I thoroughly enjoyed A History Of Violence ( the preceding Cronenberg-Mortensen masterpiece ), and Eastern Promises shares quite a few similarities with the former ( will let you find those out for yourself ). The main difference: the Russian accents, done to perfection by our leading man.

The fight scene in the sauna will have you biting your nails and gaping in awe at Viggo's unbelievably buff physique ( he turns 50 this year ).

I, for one, have always been captivated by his soft-spoken demeanour, whether he's playing a warrior king ( Aragorn in LOTR ), a fortune-hunting con man ( A Perfect Murder ), a sex addict in rehab ( 28 Days ), a horse whisperer ( sort of, in Hidalgo ) or a supposedly ordinary small-town figure with a dark past ( A History Of Violence ). He's an artist where exuding sexuality and menace while standing completely still is concerned. But he flexed some serious romantic chops in LOTR -- wish he'd do more of such roles! :)

In short, watch this movie. You won't regret it.

Silk - I rented this only because of Keira Knightley, who's become one of my favourite actresses in recent months, thanks to my growing appreciation for her spirited portrayal of Elizabeth Bennet in Pride & Prejudice.
This period piece boasts lush cinematography and the requisite epic tragic love story elements. Knightley and leading man Michael Pitt also do competent jobs emoting ( Pitt, by the way, looks surprisingly tasty in costume, as opposed to his juvenile aura in Murder By Numbers -- didn't help that he was completely overshadowed by the much more good-looking and cheeky Ryan Gosling ).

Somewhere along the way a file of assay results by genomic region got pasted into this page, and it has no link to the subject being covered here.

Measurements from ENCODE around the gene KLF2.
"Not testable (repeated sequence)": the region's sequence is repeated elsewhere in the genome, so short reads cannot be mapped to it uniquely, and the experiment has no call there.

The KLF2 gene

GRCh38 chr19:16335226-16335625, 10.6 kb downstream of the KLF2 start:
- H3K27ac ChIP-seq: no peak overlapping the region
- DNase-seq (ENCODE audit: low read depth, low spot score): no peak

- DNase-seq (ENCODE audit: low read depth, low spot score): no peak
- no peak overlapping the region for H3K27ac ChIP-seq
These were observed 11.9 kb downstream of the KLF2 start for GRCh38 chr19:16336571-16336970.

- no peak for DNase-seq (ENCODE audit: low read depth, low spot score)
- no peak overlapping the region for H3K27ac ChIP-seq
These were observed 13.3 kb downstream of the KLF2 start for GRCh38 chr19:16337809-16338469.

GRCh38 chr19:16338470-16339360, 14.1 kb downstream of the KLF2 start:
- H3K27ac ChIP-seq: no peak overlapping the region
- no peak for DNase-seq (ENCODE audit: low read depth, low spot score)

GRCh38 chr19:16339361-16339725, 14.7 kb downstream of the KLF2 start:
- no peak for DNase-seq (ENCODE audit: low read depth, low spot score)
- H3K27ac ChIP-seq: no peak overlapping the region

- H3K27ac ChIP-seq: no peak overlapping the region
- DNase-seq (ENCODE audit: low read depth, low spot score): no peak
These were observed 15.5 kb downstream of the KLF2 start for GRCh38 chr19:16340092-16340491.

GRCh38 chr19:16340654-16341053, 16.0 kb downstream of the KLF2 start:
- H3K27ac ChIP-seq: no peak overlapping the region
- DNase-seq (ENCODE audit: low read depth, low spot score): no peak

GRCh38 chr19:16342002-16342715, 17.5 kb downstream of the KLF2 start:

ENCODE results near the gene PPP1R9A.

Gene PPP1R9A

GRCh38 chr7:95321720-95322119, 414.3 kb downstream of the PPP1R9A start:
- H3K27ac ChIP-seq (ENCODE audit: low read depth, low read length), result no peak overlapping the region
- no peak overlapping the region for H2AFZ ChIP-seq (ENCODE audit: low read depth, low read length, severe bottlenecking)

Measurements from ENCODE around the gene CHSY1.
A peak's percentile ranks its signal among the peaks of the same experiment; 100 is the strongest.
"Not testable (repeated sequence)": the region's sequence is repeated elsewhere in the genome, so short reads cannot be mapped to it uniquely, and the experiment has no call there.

Everything starts to unravel in the last half hour, but on the whole, I found the experience rather enlightening.

Becoming Jane - I watched this twice in 2 days. Why? Because of James McAvoy, who's the latest addition to my list of Top 10 fave actors ( who include Kevin Spacey, John Cusack and Shia LaBeouf in the #1, #2 and #3 spots respectively, followed by - in no particular order - George Clooney, Keanu Reeves, Johnny Depp, Hugh Grant, Edward Norton and Viggo Mortensen ). Notice how none of them is blonde? :)

Recounting a true romance between Jane Austen and Irish hothead Tom LeFroy, it is a more subdued version of Pride & Prejudice ( nothing can beat that! ), but is just as affecting, thanks in large part to a nuanced performance from female lead Anne Hathaway ( though a bit too pretty for the role ) and a heartbreaking delivery from McAvoy.

While Matthew MacFadyen as Mr. Darcy in P&P was tall and intimidating, McAvoy's LeFroy is much more tortured, which more than makes up for his short stature. I first spotted him in The Last King Of Scotland ( which I feel remains his best work to date ), and have also caught him in The Chronicles Of Narnia ( he's the faun ) and Atonement ( forgot to review that months ago, sorry ). His star is definitely rising rapidly, and for good reason.

His performance as LeFroy surpasses everything else I've seen thus far, except for King Of Scotland ( he's really excellent in that one - catch it on cable June 22nd ). Here, he manages to switch effortlessly between callous scoundrel, arrogant snob, lovestruck suitor and tormented lover. An astounding feat for one so young ( he's 28 ).

Watch for: (1) the 2-3 seconds where he exuberantly slides down the staircase railing as he races to receive Jane at the door of his uncle's home,